Friday, April 29, 2016

Review: The Things We Keep by Sally Hepworth

Title: The Things We Keep
Author: Sally Hepworth
Format: Hardcover
Publisher: St. Martin's Press
Publish Date: January 19, 2016
Source: Library

What's the Story?:

From "Anna Forster, in the early stages of Alzheimer's disease at only thirty-eight years old, knows that her family is doing what they believe to be best when they take her to Rosalind House, an assisted living facility. She also knows there's just one other resident her age, Luke. What she does not expect is the love that blossoms between her and Luke even as she resists her new life at Rosalind House. As her disease steals more and more of her memory, Anna fights to hold on to what she knows, including her relationship with Luke.

When Eve Bennett is suddenly thrust into the role of single mother she finds herself putting her culinary training to use at Rosalind house. When she meets Anna and Luke she is moved by the bond the pair has forged. But when a tragic incident leads Anna's and Luke's families to separate them, Eve finds herself questioning what she is willing to risk to help them."

My Two Cents:

In "The Things We Keep," Anna is losing her mind to early onset Alzheimer's and Luke is losing his ability to speak and form words. Both of them are in their thirties and suddenly find themselves living with the octogenarians and nonagenarians in a nursing home. They are frustrated with what is happening to them. They are frustrated with having to be in a facility geared for much older people. They fall for each other but the rules of the facility are meant to keep them away.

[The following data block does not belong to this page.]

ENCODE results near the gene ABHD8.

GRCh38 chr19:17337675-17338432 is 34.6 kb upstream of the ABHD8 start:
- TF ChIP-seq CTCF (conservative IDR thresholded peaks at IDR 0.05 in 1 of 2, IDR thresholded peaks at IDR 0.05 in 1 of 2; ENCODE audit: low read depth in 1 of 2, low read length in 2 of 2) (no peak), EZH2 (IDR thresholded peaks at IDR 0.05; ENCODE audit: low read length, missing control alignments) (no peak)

The characters in this book are wonderful. The book is told from the perspectives of Anna and Eve, a woman who is trying to fix her own life and the life of her young daughter after Eve's husband kills himself after being caught in a Ponzi scheme. Both of the characters are fantastic. The author does a really good job of showing the progression of Anna's illness and how it changes her and how she is able to communicate. Eve's story is sad as well but in a very different. I thought it was so interesting how she let Anna and Luke be together as if to bring happiness to others when she was having such a difficult time bringing happiness to herself.

This was a really powerful book that made me think a lot. What would I do if I were in Anna's place? How would I feel? The feelings of helplessness were so clearly drawn in the book that it gripped me viscerally. This is definitely a book that will stick with me long after I read the last page.



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